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America's Playground Economy

At record-low interest rates, the San Francisco Bay Area’s real estate market may have officially reached its inflection point.

Properties in the Bay Area have seen losses of greater than 20% over the past year, while other metropolises are plateauing or following this trend.

Indeed, if this price decline were the consequence of expanded supply or the ease of manufacturing new homes, this would be a sign of economic progress; however, this is not the case, as this price drop is the consequence of an artificial valuation rooted in a debt-frenzied, speculative marketplace with tepid material growth in productivity, ironically in a market wherein zoning laws, building restrictions (such as San Francisco’s law limiting the height of buildings to 40 feet), and a scarcity of building permits, have choked the Bay Area of the style of growth which would likely ensue to accommodate existing demand from the population who have elected to settle for all of the features of what Jim Cramer derides as the sharing economy.

Oddly, though, the Federal Reserve and the pundits in Washington and their eminent economic advisors claim that rising prices largely benefit an economy.

This is, of course, true for a remote faction of the population, while it is largely untrue for everyone. Rising prices dilute the the real value of debt loads, thereby enabling debtors to pay creditors at a rather unseen discount, while savers’ funds are discreetly liquidated and debased by the principal cause for the maintenance of these price increases, the total of which responds to the available credit in the marketplace as a function of interest rates (the cost of capital), which is rendered lower by an expansion of said capital, or US Treasuries in the form of bond purchases, otherwise known as an expansion of the money supply, inflation or quantitative easing.

What’s more, the United States is a debtor nation, meaning that its balance of accounts of all assets and liabilities, largely in the form of bonds held locally or by foreign creditors, tracks into negative territory. In fact, the United States is the world’s greatest debtor nation, boasting more debt than all debtor nations combined.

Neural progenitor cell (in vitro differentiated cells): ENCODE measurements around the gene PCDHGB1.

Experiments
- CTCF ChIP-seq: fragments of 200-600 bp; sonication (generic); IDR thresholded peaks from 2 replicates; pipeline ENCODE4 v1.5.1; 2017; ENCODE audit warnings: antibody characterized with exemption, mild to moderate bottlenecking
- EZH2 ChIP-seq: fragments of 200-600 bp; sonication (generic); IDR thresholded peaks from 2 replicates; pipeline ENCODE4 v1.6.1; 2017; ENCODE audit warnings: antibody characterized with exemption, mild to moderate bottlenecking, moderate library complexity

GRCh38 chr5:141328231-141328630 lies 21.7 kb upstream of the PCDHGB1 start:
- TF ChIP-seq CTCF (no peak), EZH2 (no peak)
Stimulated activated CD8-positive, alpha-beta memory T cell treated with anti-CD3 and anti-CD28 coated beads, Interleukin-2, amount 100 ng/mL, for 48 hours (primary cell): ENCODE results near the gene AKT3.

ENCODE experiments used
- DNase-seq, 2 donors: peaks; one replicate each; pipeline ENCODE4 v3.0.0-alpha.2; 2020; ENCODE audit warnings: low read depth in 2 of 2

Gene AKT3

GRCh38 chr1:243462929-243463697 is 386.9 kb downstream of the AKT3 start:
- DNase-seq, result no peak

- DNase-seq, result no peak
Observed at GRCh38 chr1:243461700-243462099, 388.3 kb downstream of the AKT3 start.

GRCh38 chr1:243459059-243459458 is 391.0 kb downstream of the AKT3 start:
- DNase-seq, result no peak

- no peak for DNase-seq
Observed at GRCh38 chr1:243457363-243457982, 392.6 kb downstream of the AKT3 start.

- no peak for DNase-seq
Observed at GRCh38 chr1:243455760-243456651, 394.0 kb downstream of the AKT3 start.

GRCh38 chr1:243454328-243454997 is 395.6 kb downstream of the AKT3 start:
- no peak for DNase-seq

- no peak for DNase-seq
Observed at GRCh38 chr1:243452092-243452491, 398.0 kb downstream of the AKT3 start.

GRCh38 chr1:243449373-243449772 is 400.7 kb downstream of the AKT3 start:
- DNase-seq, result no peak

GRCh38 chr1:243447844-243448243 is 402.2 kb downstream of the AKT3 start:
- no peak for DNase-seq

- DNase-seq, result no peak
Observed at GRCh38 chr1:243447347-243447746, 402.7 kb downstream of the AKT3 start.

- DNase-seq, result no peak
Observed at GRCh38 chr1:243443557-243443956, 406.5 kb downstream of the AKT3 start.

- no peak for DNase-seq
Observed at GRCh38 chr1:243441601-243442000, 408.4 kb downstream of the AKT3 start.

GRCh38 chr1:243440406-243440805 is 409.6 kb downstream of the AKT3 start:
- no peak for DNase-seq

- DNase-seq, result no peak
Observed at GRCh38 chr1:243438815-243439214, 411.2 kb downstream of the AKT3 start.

Moreover, the United States economy is leveraged upon a delicate strength indicator known as the US Dollar Index, which gauges the dollar’s purchasing power relative to six other major world currencies.

Of course, this is incomplete, failing to include many emerging currencies such as the Chinese yuan, which, by the way, has not experienced the type of depreciation cited in yesterday’s debate; instead, the yuan has appreciated dramatically since the ’08 financial crisis.

The strength of the dollar, along with the vitality of bond purchases, is representative of the sum expectations for US economic productivity, which rests upon the believability of the recovery narrative, a story which supposes that the United States economy has materially and infrastructurally improved since the Great Recession.

In short, rising prices will breathe life into that narrative by furthering the wealth effect generated by the perception of available equity in real estate and the financial market, wherein you will find savers being encouraged to become speculators to seek a return on investment.

The primary benchmarks of GDP, employment (see Phillips curve) and the stock market are buttressed by this magical potion widely known as inflation, and this validates more of the antidote which has merely afforded benefit for those who are already in possession of the capital or who are sufficiently well-networked to benefit from the new capital, while sacrificing the interests of the unwitting majority for the political expedience of busybodies in Washington, their cronies and their worshippers.

There was only one fact gleaned from this debate: Janet Yellen is keeping rates artificially low to buoy asset prices to continue the proliferation of the wealth effect: a playground economy dependent upon progressive, record-level debt in auto loans, student loans and credit cards, each of which breaches $1 trillion while total mortgage debt approaches $9 trillion.

What’s more, we’ll find a lot of top so-called economists in a state of surprise when their predicted December rate hike is taken off the table in the face of lagging payrolls, contracting GDP figures, a collapsing real estate market (see estimates on Zillow and recent months’ reported sales inventories), rising delinquencies in mortgages, auto loans and student loans, and a stagnant stock market, let alone the lower-than-expected personal consumption expenditures (PCE) which forms the basis of the Fed's outlook on reported inflation to warrant the continued disingenuous repudiation of debt.

Another fascinating yet unsurprising outcome of tonight's debate was captured on Google Trends, whereby one finds the ultimate failure of per-capita-style democracy: the knowledge of the average voter.

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